07-08/2013 Flexible and creative
The new year is relatively young, and the world remains in the same state of upheaval as ever. A virulent civil war whose end no one would dare to predict is keeping people from progress and development in Syria, there is continuing unrest in Egypt and Tunisia, and war in the multi-ethnic state of Mali may yet turn out to be another powder keg with a short fuse.
What have been the momentous events of 2013 in the big wide world of transport and logistics? The most notable occurrence – and simultaneously the biggest surprise – was the calling off by the EU’s directorate general for competition of what would probably have been the biggest industry merger ever between the world’s largest parcel service provider UPS and its competitor TNT Express. Of course, there were substantial concerns raised about this union of giants from the beginning, but no one earnestly banked on the merger of the two heavyweights not coming about in the end.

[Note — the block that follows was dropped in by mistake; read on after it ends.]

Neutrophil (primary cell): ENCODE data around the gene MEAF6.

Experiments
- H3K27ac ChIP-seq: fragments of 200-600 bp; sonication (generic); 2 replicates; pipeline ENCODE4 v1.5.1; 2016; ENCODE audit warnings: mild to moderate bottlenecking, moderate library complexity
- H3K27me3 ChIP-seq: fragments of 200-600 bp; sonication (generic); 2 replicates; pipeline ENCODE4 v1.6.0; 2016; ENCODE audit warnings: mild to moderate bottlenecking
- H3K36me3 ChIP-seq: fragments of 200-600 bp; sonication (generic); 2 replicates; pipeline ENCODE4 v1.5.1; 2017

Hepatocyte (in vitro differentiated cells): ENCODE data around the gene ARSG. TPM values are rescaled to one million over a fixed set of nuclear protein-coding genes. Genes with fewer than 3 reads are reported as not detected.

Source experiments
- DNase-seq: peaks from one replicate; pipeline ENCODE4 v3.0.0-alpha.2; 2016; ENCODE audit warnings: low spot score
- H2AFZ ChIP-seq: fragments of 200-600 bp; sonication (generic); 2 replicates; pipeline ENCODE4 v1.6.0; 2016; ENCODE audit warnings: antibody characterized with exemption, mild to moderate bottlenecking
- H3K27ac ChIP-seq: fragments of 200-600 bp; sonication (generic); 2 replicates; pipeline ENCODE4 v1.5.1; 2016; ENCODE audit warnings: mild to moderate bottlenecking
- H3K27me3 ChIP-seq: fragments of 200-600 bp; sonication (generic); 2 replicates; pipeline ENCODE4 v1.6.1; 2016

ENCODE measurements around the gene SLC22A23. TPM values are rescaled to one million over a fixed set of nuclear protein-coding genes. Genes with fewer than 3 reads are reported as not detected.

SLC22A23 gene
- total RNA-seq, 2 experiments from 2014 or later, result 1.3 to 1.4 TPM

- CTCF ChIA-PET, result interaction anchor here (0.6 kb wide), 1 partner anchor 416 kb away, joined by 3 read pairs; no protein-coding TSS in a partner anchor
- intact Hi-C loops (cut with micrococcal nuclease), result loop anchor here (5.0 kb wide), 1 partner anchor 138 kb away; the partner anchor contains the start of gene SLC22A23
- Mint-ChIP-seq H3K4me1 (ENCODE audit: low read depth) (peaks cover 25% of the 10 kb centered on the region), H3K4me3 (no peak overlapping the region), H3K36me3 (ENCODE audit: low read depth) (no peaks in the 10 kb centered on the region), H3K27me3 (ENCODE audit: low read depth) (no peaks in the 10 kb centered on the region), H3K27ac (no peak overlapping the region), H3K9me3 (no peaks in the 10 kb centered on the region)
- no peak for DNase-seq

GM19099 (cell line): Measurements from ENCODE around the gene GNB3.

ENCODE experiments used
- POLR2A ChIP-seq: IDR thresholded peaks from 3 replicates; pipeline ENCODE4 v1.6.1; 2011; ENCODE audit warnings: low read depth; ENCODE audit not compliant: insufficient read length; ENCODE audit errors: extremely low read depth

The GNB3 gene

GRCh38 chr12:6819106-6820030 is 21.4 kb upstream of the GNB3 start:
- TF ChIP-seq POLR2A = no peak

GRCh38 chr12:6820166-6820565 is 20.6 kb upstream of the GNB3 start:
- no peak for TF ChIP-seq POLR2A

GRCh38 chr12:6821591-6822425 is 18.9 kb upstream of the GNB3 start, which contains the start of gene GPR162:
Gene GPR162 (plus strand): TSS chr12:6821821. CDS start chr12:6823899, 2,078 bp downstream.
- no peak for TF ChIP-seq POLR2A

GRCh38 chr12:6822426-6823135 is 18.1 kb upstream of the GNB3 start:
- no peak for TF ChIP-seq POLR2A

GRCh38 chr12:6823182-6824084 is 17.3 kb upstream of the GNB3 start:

In the aviation sector the mishaps encountered by the most modern and energy-efficient aircraft ever to have been built – Boeing’s Dreamliner – has been the talking point of the year so far. There hasn’t been a long-haul B787 aircraft plying its trade in the skies since 17 January, on account of serious safety concerns. There is a silver lining for the US aircraft maker, however – test flights have resumed.
The maritime shipping industry continues to hold its breath about the on/off merger between the two German lines Hamburg Süd and Hapag-Lloyd. There is positive news in the maritime sector too, with the port of Marseille, for example, reporting a record result in its container segment, and the Taiwanese shipping line Evergreen launching a new Mediterranean service in these hardly promising times.
The bottom line, however, is this – even if the prospects for the logistics industry aren’t exactly rosy these days, as uncertain economic developments and low margins are depressing the business, it nevertheless does not need to be all too concerned in the long term, thanks to its fabled flexibility. The industry is an indispensable cog in the economic wheel, for without transportation and the distribution of supplies the modern world would stand still. In these turbulent times, above all, forwarders and logisticians are the flexible and creative guarantors of survival.